A / V /K - AudioVisual Kinesthetic
notes and writings on things
Further developments of Phi may took in the future the path towards 360 video and VR experimentation, aiming to bring the liveness of the piece very close to the audience: basically around it .
“This work strives to move beyond a linear storyline to a more organic, evolutive and personalized experience. We always try to provide an immersive environment for the audience to get lost in, and to mine their own meaning. Sometimes in the case of a very set (almost mathematical) choreography, the meaning can only be derived through interpretation. In the case of a VR environment, we would hope to amplify the audience engagement and outreach, transporting them to the center of the action, allowing them to become a part of the piece itself based on their viewing direction. In this way, they have a more visceral, immediate experience of the performance, collapsing the usual barrier that exists between artist and viewer.”
“After doing some test filming, the tight sync of the dancers and the mathematical reconfiguration of movement vocabulary into equal time slices became visually obvious at a glance by applying an echo effect to the footage. This type of video post-effect combines frames from different times at constant distance. The result is a beautiful construction of bodies in motion, organically drawing mathematical structures. “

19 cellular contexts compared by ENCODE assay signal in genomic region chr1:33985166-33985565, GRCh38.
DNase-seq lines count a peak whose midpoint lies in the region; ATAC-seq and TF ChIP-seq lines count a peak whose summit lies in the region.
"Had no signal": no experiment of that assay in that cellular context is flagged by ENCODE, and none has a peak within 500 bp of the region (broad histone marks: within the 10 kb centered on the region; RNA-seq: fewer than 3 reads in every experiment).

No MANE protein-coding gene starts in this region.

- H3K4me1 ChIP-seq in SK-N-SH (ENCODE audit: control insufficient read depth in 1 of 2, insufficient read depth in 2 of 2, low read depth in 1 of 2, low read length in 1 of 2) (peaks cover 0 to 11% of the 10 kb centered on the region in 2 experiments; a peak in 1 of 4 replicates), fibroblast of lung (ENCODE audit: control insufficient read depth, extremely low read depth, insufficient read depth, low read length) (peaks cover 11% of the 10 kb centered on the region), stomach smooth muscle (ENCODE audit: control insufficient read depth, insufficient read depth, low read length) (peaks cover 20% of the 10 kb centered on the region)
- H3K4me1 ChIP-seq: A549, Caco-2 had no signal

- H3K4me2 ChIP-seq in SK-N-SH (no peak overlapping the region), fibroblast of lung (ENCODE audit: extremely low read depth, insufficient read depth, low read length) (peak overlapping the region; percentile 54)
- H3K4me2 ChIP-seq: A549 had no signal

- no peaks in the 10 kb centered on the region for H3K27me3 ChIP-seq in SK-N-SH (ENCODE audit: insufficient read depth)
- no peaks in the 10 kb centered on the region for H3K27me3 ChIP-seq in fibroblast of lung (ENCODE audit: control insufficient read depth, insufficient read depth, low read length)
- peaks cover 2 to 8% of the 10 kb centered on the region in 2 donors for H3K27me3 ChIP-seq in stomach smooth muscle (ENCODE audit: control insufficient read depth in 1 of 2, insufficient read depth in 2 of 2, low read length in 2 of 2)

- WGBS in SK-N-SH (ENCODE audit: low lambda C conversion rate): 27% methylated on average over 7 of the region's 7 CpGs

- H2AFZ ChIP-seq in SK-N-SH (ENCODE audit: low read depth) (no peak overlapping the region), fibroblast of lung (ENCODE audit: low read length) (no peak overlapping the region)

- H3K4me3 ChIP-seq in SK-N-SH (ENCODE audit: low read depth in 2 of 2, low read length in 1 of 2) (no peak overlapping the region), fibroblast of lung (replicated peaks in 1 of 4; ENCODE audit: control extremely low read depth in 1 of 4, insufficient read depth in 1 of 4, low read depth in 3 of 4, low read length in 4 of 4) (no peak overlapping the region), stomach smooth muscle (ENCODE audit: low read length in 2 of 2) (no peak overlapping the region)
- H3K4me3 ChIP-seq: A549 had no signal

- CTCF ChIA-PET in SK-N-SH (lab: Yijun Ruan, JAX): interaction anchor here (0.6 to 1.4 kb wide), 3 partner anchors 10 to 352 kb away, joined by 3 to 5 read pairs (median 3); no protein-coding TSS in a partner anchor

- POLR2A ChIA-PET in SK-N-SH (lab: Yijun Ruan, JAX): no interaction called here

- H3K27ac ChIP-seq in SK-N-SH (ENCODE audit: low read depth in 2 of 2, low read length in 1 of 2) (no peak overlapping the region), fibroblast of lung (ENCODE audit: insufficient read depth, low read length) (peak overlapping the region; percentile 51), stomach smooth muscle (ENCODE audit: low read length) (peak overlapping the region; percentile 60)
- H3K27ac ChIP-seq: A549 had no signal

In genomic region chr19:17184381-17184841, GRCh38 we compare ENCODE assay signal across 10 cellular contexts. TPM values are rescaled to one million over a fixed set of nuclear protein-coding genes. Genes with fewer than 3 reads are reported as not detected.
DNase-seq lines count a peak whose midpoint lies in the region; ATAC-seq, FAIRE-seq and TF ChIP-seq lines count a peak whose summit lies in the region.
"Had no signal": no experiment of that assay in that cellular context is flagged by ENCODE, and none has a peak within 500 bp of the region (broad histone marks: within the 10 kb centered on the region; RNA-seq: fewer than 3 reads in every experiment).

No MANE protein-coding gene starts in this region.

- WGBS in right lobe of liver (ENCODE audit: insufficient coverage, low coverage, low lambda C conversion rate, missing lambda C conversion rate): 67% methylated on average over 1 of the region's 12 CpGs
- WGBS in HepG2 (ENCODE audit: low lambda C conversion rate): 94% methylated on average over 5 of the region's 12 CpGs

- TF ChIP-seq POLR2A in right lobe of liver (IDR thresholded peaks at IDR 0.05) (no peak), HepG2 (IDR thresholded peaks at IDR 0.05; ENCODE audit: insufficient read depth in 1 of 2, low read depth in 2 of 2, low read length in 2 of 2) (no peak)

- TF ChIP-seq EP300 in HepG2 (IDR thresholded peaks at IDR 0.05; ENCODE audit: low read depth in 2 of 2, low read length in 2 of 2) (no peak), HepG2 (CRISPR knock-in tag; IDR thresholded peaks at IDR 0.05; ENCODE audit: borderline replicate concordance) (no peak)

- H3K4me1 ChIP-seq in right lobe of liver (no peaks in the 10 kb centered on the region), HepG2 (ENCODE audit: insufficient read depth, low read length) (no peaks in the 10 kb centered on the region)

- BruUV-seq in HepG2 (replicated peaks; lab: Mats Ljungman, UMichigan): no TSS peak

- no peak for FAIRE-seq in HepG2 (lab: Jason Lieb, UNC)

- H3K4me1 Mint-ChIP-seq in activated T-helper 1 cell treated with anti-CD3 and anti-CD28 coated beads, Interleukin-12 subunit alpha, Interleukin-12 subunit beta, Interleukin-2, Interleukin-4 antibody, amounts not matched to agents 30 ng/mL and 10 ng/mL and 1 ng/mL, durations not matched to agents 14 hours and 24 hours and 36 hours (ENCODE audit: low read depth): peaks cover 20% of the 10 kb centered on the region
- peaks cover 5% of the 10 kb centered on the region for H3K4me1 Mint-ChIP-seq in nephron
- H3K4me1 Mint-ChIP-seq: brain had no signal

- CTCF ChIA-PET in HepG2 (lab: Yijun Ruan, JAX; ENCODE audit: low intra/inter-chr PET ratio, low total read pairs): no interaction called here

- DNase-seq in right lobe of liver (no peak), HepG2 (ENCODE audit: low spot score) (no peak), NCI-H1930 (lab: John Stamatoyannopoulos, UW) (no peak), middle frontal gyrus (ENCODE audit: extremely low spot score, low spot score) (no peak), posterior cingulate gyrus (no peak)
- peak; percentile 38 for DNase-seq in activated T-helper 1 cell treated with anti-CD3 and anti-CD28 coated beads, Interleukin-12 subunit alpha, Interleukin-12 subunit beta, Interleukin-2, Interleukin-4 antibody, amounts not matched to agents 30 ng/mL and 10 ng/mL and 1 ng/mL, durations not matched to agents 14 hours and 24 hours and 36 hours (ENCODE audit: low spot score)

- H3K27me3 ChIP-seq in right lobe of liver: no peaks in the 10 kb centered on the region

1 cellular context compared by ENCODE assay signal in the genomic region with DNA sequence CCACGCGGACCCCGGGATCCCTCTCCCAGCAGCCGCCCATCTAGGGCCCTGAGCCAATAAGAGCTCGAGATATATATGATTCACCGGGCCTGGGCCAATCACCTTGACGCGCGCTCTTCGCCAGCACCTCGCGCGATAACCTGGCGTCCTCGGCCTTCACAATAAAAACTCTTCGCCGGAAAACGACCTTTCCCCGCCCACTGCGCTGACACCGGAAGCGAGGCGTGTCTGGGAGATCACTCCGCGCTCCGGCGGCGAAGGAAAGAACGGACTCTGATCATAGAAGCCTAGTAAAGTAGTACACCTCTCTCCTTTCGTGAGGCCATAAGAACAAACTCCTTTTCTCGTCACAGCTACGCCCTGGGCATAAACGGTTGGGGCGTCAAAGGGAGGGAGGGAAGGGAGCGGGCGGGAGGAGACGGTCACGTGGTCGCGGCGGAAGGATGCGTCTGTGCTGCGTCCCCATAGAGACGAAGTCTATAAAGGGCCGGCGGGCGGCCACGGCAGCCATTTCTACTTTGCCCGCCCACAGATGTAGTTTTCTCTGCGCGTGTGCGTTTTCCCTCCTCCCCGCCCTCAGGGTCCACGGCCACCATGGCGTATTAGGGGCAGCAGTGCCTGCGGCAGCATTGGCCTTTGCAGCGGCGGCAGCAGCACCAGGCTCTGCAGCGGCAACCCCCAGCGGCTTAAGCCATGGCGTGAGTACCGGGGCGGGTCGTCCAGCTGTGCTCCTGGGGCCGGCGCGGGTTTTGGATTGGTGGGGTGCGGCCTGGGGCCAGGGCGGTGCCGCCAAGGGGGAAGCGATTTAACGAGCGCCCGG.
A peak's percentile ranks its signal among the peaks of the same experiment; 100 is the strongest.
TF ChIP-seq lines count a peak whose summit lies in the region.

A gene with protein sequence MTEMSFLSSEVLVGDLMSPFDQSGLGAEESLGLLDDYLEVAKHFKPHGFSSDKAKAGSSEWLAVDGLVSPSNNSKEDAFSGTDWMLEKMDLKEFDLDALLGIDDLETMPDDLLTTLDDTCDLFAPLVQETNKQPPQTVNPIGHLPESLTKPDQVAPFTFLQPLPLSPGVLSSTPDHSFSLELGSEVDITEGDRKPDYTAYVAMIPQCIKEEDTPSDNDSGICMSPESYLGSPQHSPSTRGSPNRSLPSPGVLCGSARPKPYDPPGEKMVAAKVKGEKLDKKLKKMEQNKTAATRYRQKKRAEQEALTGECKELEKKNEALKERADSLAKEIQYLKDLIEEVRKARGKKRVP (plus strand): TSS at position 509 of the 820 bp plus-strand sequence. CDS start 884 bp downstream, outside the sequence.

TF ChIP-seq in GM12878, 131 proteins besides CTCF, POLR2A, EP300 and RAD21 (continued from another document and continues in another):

Notes on Choreography for Phi ( StratoFyzika, text by Daria Kaufman )
From the Choreographic point of view, there were three main influences: Minimalism in sound design, particularly the tape work of Steve Reich and Terry Riley's "Persian Surgery Dervishes." This sound has a continuousness with slow evolution over time. Anne Teresa De Keersmaeker's choreography was naturally a source of inspiration since she made work to the music of Steve Reich.Similarly, Lunar Phases can represent this same idea, visually. The moon's trajectory through constellations began to present a working map for choreography.
In previous StratoFyzika works (e.g. Thaeta and AikiA), we used animated, interactive visuals. In Phi, we took what we did with video projection and translated it into an orbital lighting design to achieve a similar effect, but using only light and shadow to enhance the visual experience.